Skip to comments.Compare and Contrast (FSSP vs. Jesuits)
Posted on 01/17/2008 12:11:34 PM PST by Pyro7480
I was sent these by e-mail from a reader
This is the FSSP in a gathering in 2006:
This is the 2008 General Congregation of Jesuits in Rome:
I don’t get it. What’s different about the gatherings, aside from the Jesuits not wearing the black robes, and there being one black woman up front in their picture?
(No insult intended, I’m seriously curious. I’m Protestant and don’t even know who the FSSP are.)
I think the one you think is a black woman is really an East Asian man: Malaysian, maybe, or Bengali.
The FSSP is a traditionalist, Latin-using order, while the Jesuits symbolically represent Modernity.
Ack! You’re right, TC, I’m embarassed at misidentifying that man. And I’m on a nice 19” LCD monitor at work, not my piece of junk at home, so I can’t use that as an excuse!
Thanks for the info.
The Jesuits, on the other hand, show their "progressivist" tendencies by dressing in ordinary clothing and are older.
No problem. My first thought was, “Who’s that lady?” too :-).
Not quite. At a business meeting most, if not all, of the attendees would be in suits and ties. I don't see a single necktie, let alone a clerical collar on anybody in that photo.
Jesuits = Society of Jesus, an order of priests founded in the 16th century, once outstanding for their loyalty to the Pope, but recently ---meh--- not so much. They're mostly old, not a cross in sight nor any other symbol of the clerical state, and they look like the Rotary Club ("Not that there's anything wrong with that.")
It reminds me of a picture I saw of Fr. Hans Kung chatting with some lady at the World Council of Churches. He looked like a bank manager or Creflo Dollar or something; and she, of course, was in clericals. Thanks for asking.
Besides the dress difference, the age difference is really striking.
Look at all the orthodox orders and they are all well represented by the young.FSSP, LOC, etc. all have a ton of young preists and young seminarians and those that are further from Rome have a bunch of old soon to be has beens.
I wish the Jesuits would return to their founder’s vision, it would be great for the church.
My goodness, what a contrast! I’m surprised that there isn’t anyone in the Jesuits who fells that clerics should wear clerical garb. Surely there are some good Jesuits out there, some Cardinal Dulles, Father Fessio, Mitch Pacwa Jesuits?
We have an F.S.S.P. parish here. They are great! When Summorum Pontificum was coming out, their rector did what my husband calls the "Travelling Latin Mass Medicine Show" . . . at the Archbishop's invitation, he brought his altar servers, deacons and Schola to various parishes and the Cathedral, just to show the younger faithful what a Latin Mass looks like.
They seem to have been interested, because the crowds kept increasing. The Mass at the Cathedral was S.Rp
I meant to say S.R.O. and my keyboard slipped . . . < g >
That's not a woman.
That's part of the problem.
Even if that person was female, we should paraphrase Frank Sinatra and say: That was no lady, that was a Jesuit.
LOL! Always a pleasure to cross paths with you, BlackElk!
The closest FSSP parish to me is Chesapeake, VA (Norfolk, VA) which is about 180 miles or so southeast of where I live in Arlington (DC Metro area). I’ve contributed regularly to them. While I still like the parish I’ve been attending since 9/2003, I miss the wonderful Irish dreadnought pastor who brought me into the Church. I’d love to have an FSSP chapel/parish in Arlington or Fairfax counties in VA.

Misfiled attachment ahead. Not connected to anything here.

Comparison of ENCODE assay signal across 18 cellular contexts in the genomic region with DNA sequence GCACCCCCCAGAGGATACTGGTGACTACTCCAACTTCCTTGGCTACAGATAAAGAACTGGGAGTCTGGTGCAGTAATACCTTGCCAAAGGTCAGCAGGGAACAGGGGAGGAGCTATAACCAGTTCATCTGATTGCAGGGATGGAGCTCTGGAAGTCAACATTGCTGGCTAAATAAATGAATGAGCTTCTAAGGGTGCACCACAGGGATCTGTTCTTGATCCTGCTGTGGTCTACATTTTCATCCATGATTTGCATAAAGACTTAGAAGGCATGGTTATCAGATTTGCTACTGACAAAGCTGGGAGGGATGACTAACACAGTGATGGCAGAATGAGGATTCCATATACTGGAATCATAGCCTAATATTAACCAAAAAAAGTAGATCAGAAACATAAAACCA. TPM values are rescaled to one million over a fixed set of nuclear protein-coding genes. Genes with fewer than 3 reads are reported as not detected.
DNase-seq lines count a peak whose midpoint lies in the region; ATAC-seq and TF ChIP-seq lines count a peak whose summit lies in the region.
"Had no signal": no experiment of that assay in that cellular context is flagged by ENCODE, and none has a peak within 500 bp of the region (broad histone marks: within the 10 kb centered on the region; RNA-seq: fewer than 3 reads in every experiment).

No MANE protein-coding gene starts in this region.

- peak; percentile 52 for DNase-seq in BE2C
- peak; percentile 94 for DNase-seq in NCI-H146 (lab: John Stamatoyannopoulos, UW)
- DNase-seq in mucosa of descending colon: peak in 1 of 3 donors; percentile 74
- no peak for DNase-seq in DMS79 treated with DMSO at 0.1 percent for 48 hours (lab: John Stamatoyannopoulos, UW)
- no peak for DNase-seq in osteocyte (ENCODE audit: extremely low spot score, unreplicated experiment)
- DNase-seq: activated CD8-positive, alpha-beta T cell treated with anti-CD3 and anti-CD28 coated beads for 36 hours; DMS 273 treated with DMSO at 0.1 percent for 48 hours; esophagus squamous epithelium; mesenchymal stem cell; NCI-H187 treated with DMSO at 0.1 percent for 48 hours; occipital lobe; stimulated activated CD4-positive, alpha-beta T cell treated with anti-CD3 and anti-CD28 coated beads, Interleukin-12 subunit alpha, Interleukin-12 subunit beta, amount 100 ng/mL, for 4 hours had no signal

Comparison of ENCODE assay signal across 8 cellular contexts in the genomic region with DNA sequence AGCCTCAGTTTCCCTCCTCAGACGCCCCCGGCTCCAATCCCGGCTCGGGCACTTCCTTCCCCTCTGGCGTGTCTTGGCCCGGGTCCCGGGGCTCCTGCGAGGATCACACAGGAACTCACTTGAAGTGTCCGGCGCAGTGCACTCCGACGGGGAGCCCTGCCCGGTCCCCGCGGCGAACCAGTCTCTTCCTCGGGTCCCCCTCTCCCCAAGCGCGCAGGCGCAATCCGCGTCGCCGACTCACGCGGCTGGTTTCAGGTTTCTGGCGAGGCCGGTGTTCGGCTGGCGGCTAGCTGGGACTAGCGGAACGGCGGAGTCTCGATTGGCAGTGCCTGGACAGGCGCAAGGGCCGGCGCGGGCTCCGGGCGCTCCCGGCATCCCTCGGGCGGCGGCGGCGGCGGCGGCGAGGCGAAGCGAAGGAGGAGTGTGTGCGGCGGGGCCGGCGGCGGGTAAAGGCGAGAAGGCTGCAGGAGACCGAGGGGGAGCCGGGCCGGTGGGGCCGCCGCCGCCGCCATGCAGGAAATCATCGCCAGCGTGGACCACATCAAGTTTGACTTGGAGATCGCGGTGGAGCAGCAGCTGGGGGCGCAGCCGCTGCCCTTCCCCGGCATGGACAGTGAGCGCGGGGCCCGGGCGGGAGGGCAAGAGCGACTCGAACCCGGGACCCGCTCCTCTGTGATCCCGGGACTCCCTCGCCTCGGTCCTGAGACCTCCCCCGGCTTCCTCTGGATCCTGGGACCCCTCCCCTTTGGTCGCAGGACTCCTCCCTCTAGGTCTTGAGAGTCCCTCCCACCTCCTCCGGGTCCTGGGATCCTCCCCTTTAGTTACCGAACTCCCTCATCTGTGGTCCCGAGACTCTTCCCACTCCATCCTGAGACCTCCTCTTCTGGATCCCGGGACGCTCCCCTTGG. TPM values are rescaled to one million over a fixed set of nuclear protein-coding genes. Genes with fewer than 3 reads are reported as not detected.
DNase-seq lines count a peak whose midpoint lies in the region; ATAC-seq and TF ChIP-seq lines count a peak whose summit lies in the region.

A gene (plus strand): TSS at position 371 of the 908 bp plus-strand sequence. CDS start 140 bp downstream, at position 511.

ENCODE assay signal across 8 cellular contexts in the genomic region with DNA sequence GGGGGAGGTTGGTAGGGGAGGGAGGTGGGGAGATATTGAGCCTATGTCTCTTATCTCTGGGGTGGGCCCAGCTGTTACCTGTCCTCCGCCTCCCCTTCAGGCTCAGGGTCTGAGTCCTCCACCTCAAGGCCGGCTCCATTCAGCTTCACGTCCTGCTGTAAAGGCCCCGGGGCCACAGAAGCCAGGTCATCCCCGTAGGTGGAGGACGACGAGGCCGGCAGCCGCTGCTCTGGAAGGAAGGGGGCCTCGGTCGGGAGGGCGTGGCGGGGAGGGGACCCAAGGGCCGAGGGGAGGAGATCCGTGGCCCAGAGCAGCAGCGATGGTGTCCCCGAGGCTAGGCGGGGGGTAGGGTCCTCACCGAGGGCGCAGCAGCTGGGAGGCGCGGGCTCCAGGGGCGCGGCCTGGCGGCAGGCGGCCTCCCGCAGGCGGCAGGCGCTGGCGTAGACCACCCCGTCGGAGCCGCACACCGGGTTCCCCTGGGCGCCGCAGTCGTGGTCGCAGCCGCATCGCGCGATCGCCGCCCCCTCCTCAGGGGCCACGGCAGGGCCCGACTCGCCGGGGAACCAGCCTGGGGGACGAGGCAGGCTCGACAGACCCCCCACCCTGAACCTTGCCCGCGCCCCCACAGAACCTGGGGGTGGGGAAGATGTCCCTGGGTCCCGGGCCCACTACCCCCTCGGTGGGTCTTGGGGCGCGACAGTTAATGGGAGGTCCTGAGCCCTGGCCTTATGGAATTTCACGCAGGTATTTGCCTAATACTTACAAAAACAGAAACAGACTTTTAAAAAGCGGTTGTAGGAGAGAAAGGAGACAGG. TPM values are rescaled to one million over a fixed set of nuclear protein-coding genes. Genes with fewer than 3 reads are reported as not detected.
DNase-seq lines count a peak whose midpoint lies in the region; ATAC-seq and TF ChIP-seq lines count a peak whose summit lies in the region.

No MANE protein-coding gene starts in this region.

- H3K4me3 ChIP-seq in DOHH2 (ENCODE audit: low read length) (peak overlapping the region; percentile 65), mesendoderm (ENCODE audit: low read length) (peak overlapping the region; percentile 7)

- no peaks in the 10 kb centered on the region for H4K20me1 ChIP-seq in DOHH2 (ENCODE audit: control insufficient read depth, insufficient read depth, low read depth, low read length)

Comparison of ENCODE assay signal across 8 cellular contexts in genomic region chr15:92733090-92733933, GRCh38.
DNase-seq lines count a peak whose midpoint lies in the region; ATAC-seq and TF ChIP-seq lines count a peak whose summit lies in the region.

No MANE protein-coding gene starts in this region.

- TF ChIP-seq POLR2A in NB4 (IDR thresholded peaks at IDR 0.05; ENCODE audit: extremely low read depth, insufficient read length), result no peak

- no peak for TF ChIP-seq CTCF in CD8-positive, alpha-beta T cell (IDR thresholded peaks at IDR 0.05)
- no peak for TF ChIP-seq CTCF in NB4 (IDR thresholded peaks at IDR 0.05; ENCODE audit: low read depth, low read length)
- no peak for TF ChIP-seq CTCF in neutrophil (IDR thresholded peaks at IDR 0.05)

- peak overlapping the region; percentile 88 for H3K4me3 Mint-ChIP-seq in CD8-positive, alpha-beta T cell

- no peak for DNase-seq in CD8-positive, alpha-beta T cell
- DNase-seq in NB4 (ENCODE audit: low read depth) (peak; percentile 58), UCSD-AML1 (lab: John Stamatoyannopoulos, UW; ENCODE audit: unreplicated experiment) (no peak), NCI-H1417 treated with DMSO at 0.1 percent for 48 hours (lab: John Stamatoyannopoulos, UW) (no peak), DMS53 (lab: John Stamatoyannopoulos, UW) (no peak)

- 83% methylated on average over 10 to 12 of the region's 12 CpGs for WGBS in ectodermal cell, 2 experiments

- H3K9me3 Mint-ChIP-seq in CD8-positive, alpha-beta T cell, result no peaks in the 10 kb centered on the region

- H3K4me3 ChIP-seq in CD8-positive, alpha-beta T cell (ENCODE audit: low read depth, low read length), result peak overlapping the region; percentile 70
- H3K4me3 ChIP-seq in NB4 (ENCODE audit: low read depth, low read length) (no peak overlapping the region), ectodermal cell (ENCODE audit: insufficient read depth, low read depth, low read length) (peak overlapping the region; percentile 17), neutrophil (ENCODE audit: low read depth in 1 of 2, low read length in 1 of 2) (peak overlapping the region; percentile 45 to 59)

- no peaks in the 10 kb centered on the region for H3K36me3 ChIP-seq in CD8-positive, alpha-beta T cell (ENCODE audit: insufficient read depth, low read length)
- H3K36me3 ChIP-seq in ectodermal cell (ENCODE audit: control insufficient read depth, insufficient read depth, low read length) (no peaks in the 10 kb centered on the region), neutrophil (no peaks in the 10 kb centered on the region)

I’ve attended business meetings where nobody had on neckties. Which is neither here nor there since I was trying to make the point that the Jesuit picture looked like some type of secular meeting.
Bishop Loverde did permit two parishes to have Latin Masses, the parish in Front Royal and one in Franconia (near Springfield, VA) back in 2006. The Diocese of Arlington has had a reputation over the years for being one of the more conservative diocese. I’m hoping that with Pope Benedict’s encouragement of use of the Latin Mass of 1962 that the FSSP might be able to some in to the Diocese. After the Pope’s further encouragement of the Latin Mass, a parish in McLean also started having the Latin Mass (1962 version). I think there are a number of priests that are sympathetic, but I’m not sure if there is sufficient critial mass among the laity in the Diocese. I have a feeling that there is a lot of behind-the-scenes politics in the Diocese that may mean a slow and perhaps grudging permitting more parishes having the TLM in the future.
We had an absolutely amazing Christmas Mass. Lots of great music, and Monsignor let us sing the Mozart "Spaurmesse" in C Major in its entirety as the Ordinary of the Mass. And gave us a plug afterwards . . . told the congregation this was a "rare opportunity to hear Mozart's Mass as it was intended to be heard."
We're going to be living off that music until Ash Wednesday . . . .
"Are you a good Jesuit . . . or the other kind?"
As I understand it, in the late ‘60s and early ‘70s, there was a great division among Jesuits, particularly within the United States. On the one side, you had an “old guard” of traditionalists. And on the other side, there was a large crop of men in their 20s and 30s who embraced what has been known as the “Spirit of Vatican II.” The former group insisted that the latter group’s ideas of “reform” would ultimately sow the seed’s of the destruction of the Society. Nevertheless, by the early ‘80s, the latter group had completely prevailed. But their “success” has ultimately vindicated the predictions of the old guard that opposed them in the ‘60s. The Order has essentially self-destructed, as seminary enrollment has dropped from 5500 in 1965 to 140 now.